5 myths about Polish… debunked!

I have been thinking about this issue for so long.

I often interact with other learners or people who are motivated with learning Polish. I sometimes see myself in some of them, while others… seem to have chosen another approach for the language which may affect their learning in the long term. As someone who wants to make language learning a joyful, yet realistic experience… It’s time to debunk some myths about Polish and Polish learning.

  1. Polish IS the hardest language in the world and it IS impossible to master it as even native speakers make mistakes in it. This is a common sentence found in so many websites and repeated ad nauseam by native Polish speakers and Polish learners alike (and usually with some nationalistic connotations). First of all, according to whom? Are all languages alike, first of all?
    Yes, it has cases, but they DO make sense once you study them throughly. Hard pronunciation? Ehm… no click sounds? And what about tenses? I think it is quite good to narrow down verb tenses into a few ones.
    You can find people making mistakes in their native languages everywhere. I even make mistakes in Spanish. The thing is by repeating this sentence you are giving the wrong signal about how languages work.
  2. If you are a foreigner, don’t worry about grammar… people will understand you anyways! I’ve heard this mainly from Poles. Yes, I’ll probably be understood if I am interacting with Poles as a 1-week tourist who is doing sightseeing and so. Of course, I won’t be expected to master that language for a short visit. However, grammar is fundamental in order to become an independent speaker, as in someone who can create their own sentences with no help and can be understood. Someone who is able to answer and ask back questions or giving opinions. Also, by having a good command of grammar, you’ll be able to be seen as an equal and not an outsider.
  3. POLISH PRONUNCIATION IS HARD! Again… it may be true if you only speak one language and if you’ve never heard or even been exposed to another language or even dialect. The thing is… you can probably have an accent and still not master certain sound clusters or so, but other than that, Polish has a decent and manageable sound repertoire. You might want to pay attention to your ś, ć, ż, ź, sz, cz and rz… but you can get there by paying attention to your tongue positions. You can practice those things by listening, reading aloud or even rehearsing small speeches.
  4. Hej przyjacielu! Many foreigners (including myself when I started) have made this mistake that Poles might not feel comfortable with. This sentence is often translated to “Hi, friend!” because przyjaciel gets translated to “friend” in most dictionaries. Yet, that’s not what it means. A “przyjaciel” is exactly a close friend. People might perceive it as pushy and not honest when you call “close friend” to people you’ve just met and you’ve thought they are cool. However, you can use two other words in Polish that can describe what other people might consider “friend”: znajomy and kolega. Znajomy literally means “acquaintance”, but it often carries a positive connotation. Even Facebook uses “znajomy” for a Facebook friend. It is totally acceptable and normal to use that word or even tell someone you are going out with “a couple of acquaintances”  without worrying you’ll be abducted. “Kolega” is often used as “buddy” or “colleague” (from work or classes) and it can also be used with a positive connotation (or you can use also the German loan word, kumpel). So, don’t feel offended if someone doesn’t use the p-word with you!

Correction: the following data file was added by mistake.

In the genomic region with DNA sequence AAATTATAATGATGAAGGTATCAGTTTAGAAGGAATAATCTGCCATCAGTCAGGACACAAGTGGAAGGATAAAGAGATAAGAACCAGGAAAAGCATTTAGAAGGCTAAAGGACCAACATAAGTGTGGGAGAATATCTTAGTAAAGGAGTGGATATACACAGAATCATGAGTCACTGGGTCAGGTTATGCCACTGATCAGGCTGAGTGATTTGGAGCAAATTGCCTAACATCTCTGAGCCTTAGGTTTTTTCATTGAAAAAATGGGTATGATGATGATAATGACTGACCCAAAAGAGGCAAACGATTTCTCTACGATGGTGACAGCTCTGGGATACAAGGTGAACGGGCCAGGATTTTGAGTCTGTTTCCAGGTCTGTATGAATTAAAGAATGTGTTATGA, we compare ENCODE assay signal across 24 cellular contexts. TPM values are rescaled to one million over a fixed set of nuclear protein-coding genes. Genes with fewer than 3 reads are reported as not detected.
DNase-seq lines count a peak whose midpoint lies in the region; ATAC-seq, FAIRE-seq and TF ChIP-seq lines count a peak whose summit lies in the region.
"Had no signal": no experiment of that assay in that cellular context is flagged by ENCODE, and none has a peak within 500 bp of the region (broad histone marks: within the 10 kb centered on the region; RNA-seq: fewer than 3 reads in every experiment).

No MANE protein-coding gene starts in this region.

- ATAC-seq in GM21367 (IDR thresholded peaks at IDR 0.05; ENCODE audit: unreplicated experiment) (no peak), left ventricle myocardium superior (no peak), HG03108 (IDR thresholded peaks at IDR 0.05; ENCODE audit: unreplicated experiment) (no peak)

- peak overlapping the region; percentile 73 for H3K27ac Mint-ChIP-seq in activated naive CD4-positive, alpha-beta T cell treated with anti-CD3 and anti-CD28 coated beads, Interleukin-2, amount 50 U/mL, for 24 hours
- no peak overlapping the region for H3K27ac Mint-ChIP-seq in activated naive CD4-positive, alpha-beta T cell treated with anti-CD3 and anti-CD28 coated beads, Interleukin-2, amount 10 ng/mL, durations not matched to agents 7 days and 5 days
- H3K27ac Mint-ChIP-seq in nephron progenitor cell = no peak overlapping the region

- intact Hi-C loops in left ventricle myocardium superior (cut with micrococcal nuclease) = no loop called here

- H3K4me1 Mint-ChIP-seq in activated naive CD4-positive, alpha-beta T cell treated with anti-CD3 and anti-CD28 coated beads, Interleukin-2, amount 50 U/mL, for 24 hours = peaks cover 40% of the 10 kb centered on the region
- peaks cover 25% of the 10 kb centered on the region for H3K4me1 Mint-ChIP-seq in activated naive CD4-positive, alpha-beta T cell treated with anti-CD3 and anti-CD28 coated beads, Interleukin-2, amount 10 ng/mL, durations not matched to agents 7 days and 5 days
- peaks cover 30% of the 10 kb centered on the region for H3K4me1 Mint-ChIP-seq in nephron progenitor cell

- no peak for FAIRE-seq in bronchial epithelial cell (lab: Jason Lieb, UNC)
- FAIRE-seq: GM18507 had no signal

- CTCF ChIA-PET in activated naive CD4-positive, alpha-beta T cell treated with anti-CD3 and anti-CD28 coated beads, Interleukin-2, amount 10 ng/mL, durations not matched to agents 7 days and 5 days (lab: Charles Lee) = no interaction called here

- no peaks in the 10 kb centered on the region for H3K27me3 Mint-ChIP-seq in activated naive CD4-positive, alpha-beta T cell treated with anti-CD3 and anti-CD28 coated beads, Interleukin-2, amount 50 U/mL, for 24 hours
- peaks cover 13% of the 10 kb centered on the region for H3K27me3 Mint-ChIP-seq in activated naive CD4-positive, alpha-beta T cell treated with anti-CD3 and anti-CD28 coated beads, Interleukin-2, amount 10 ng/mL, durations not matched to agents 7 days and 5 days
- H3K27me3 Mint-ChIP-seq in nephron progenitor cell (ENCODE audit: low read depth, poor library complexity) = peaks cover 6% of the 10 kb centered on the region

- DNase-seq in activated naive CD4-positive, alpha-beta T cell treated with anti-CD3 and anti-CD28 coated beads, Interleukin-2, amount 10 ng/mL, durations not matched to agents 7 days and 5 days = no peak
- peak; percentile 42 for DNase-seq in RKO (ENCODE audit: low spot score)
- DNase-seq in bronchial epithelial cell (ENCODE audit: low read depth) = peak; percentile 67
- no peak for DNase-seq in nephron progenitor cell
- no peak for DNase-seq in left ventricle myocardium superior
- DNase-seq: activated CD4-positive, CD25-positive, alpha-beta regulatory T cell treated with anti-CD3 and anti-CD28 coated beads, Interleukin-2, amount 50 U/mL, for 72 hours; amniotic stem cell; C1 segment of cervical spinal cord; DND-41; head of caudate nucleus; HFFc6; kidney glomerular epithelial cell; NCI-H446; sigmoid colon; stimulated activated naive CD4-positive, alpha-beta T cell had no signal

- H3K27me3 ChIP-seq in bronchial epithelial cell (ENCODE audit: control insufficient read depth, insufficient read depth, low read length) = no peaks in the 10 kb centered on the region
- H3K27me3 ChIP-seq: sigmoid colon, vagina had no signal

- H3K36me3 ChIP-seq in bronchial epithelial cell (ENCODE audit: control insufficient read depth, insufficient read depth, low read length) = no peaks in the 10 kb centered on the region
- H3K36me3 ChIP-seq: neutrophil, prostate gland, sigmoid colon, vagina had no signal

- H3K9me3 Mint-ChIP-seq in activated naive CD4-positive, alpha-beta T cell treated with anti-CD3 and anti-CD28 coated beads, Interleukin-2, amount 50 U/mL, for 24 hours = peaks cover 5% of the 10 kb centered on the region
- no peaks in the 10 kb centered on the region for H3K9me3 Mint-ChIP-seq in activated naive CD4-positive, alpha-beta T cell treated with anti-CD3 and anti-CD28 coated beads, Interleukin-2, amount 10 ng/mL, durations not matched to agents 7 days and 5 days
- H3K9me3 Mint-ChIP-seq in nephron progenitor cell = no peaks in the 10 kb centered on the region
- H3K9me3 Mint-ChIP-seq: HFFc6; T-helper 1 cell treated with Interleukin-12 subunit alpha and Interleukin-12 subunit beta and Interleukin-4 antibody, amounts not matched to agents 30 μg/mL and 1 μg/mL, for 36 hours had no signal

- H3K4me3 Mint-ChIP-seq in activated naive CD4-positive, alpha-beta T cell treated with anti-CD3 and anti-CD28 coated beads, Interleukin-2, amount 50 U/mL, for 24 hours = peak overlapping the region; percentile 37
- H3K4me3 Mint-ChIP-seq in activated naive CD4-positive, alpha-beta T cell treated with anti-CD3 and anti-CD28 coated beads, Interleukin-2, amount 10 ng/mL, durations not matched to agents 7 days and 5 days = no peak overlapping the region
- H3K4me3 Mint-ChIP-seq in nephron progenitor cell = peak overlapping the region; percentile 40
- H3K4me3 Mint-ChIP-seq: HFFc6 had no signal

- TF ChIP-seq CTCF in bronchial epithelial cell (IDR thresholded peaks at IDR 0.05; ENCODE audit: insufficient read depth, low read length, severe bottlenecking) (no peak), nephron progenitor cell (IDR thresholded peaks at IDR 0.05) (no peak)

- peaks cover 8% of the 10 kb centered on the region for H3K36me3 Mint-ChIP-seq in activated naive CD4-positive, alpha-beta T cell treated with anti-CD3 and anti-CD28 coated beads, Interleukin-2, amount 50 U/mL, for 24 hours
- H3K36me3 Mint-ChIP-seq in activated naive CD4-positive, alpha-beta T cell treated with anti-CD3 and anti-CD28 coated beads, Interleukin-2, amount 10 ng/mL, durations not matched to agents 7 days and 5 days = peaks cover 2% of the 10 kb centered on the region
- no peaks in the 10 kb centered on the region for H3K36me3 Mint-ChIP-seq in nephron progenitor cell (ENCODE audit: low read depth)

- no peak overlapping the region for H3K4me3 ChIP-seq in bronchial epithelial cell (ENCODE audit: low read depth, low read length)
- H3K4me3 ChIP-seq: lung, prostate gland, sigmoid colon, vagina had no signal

5. Polish has irregular grammar and nonsense rules you’ll never understand! No, no and no! I have yet to see a language (except for conlangs) that has 100% regular grammar and consistent in its rules. Most, if not all, of them have certain exceptions that sometimes you probably learn them by heart or you need to work harder in order to understand their logic or how that verb or preposition works. Polish has plenty of those rules in which a certain preposition and case might screw up your sentence, but I have seen that happening in many languages, even Spanish. Or even you might not get a detailed and full explanation on why this and why no that, but that is not exclusive to Polish per se. Maybe a good and detailed Grammar guide is what you might need or an educated native speaker/advanced learner who might explain you rules in detail.

I hope you have enjoyed seeing those myths debunked!

Do you know more myths about Polish that need to be debunked? Have you heard similar things while learning other languages?  Please, share them in the comments!